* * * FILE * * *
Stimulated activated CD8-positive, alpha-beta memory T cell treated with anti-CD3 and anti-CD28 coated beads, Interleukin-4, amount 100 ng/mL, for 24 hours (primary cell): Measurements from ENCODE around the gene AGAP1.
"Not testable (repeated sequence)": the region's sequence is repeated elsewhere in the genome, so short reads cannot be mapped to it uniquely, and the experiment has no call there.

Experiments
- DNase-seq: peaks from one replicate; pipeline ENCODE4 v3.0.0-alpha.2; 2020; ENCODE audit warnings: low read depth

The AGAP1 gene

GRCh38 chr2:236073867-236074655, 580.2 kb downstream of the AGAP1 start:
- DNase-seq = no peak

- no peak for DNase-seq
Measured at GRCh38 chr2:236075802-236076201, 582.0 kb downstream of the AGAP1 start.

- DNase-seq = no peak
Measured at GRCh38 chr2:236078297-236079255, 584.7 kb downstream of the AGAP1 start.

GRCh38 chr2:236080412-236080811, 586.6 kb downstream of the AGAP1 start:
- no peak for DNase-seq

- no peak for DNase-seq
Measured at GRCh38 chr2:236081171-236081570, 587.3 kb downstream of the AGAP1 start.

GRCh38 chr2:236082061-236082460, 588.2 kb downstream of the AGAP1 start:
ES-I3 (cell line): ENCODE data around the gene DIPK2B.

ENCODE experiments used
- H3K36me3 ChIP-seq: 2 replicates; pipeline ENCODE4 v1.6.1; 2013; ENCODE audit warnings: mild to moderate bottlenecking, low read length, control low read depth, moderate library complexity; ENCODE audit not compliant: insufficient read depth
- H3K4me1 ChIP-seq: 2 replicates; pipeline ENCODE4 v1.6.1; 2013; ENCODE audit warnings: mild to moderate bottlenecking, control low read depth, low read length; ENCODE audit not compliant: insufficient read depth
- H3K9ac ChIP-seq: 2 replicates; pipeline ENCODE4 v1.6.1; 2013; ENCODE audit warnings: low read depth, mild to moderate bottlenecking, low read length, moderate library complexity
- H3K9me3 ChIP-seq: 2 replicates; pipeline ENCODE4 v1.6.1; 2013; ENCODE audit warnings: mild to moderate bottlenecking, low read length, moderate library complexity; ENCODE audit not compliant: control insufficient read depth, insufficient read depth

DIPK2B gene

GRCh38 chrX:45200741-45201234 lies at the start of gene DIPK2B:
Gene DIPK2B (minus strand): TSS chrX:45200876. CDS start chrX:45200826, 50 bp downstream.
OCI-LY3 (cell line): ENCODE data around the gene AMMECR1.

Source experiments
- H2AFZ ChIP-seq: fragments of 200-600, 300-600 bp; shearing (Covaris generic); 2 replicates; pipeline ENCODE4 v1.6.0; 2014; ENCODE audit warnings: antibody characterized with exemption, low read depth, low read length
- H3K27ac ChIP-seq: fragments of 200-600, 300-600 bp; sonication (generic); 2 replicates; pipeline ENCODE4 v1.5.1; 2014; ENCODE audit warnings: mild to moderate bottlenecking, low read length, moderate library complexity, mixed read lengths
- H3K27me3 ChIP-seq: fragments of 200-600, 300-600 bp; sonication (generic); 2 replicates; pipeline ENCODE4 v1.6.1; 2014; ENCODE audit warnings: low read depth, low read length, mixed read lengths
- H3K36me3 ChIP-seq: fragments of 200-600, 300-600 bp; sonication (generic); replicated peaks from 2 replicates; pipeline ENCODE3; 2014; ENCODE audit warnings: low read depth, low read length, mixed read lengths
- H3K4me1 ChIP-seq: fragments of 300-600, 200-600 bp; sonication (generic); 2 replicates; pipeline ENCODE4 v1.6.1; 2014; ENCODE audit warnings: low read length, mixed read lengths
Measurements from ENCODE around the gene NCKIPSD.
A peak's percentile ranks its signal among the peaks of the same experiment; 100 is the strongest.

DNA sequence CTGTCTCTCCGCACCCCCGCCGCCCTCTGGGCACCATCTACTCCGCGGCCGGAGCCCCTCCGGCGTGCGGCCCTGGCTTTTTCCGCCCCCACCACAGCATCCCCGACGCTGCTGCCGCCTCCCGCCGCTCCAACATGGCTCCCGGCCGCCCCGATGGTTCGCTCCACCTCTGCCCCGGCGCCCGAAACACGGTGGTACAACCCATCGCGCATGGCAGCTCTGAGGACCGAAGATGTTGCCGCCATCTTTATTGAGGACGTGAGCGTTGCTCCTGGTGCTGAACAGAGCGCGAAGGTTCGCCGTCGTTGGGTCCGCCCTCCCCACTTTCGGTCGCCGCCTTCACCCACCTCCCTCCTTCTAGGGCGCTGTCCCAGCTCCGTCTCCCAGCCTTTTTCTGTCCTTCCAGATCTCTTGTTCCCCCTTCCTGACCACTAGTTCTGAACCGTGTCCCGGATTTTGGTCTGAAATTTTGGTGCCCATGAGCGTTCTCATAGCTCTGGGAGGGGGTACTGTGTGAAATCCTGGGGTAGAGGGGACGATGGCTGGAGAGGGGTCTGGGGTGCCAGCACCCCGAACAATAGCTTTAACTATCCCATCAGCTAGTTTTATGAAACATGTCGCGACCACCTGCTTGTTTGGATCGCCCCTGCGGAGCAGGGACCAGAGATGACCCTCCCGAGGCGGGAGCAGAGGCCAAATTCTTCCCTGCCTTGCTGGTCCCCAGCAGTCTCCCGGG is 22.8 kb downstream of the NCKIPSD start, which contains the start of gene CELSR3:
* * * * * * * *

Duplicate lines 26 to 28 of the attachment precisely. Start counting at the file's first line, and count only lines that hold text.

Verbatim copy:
OCI-LY3 (cell line): ENCODE data around the gene AMMECR1.

Source experiments
- H2AFZ ChIP-seq: fragments of 200-600, 300-600 bp; shearing (Covaris generic); 2 replicates; pipeline ENCODE4 v1.6.0; 2014; ENCODE audit warnings: antibody characterized with exemption, low read depth, low read length